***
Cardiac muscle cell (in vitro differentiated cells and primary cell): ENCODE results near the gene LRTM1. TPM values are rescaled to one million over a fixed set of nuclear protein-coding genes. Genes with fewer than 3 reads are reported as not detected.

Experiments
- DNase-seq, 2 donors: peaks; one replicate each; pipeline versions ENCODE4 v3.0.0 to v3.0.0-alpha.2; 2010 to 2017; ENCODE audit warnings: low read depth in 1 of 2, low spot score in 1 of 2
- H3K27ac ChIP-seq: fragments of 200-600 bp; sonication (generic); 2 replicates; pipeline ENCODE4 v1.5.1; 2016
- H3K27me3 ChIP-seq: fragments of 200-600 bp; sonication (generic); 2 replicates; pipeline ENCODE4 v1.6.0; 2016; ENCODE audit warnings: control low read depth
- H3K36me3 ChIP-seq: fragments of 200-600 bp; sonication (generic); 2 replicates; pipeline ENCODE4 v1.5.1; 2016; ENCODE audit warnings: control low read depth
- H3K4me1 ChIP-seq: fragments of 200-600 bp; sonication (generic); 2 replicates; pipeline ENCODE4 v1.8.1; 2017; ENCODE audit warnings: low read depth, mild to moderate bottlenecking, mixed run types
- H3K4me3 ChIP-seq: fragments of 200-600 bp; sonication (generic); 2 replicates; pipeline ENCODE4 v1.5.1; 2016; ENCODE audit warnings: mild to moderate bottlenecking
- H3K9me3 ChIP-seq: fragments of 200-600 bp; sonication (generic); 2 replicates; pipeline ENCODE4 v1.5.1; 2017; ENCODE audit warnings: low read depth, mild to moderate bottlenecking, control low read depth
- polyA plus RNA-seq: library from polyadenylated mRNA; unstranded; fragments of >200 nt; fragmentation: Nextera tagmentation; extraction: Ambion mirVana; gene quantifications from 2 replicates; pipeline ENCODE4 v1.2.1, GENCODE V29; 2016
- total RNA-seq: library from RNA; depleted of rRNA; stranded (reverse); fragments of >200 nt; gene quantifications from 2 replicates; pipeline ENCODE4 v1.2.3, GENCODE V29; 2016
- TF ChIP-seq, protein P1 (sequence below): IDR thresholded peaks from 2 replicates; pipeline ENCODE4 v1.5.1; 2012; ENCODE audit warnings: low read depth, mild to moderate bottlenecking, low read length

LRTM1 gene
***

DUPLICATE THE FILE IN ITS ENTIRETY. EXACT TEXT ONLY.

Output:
Cardiac muscle cell (in vitro differentiated cells and primary cell): ENCODE results near the gene LRTM1. TPM values are rescaled to one million over a fixed set of nuclear protein-coding genes. Genes with fewer than 3 reads are reported as not detected.

Experiments
- DNase-seq, 2 donors: peaks; one replicate each; pipeline versions ENCODE4 v3.0.0 to v3.0.0-alpha.2; 2010 to 2017; ENCODE audit warnings: low read depth in 1 of 2, low spot score in 1 of 2
- H3K27ac ChIP-seq: fragments of 200-600 bp; sonication (generic); 2 replicates; pipeline ENCODE4 v1.5.1; 2016
- H3K27me3 ChIP-seq: fragments of 200-600 bp; sonication (generic); 2 replicates; pipeline ENCODE4 v1.6.0; 2016; ENCODE audit warnings: control low read depth
- H3K36me3 ChIP-seq: fragments of 200-600 bp; sonication (generic); 2 replicates; pipeline ENCODE4 v1.5.1; 2016; ENCODE audit warnings: control low read depth
- H3K4me1 ChIP-seq: fragments of 200-600 bp; sonication (generic); 2 replicates; pipeline ENCODE4 v1.8.1; 2017; ENCODE audit warnings: low read depth, mild to moderate bottlenecking, mixed run types
- H3K4me3 ChIP-seq: fragments of 200-600 bp; sonication (generic); 2 replicates; pipeline ENCODE4 v1.5.1; 2016; ENCODE audit warnings: mild to moderate bottlenecking
- H3K9me3 ChIP-seq: fragments of 200-600 bp; sonication (generic); 2 replicates; pipeline ENCODE4 v1.5.1; 2017; ENCODE audit warnings: low read depth, mild to moderate bottlenecking, control low read depth
- polyA plus RNA-seq: library from polyadenylated mRNA; unstranded; fragments of >200 nt; fragmentation: Nextera tagmentation; extraction: Ambion mirVana; gene quantifications from 2 replicates; pipeline ENCODE4 v1.2.1, GENCODE V29; 2016
- total RNA-seq: library from RNA; depleted of rRNA; stranded (reverse); fragments of >200 nt; gene quantifications from 2 replicates; pipeline ENCODE4 v1.2.3, GENCODE V29; 2016
- TF ChIP-seq, protein P1 (sequence below): IDR thresholded peaks from 2 replicates; pipeline ENCODE4 v1.5.1; 2012; ENCODE audit warnings: low read depth, mild to moderate bottlenecking, low read length

LRTM1 gene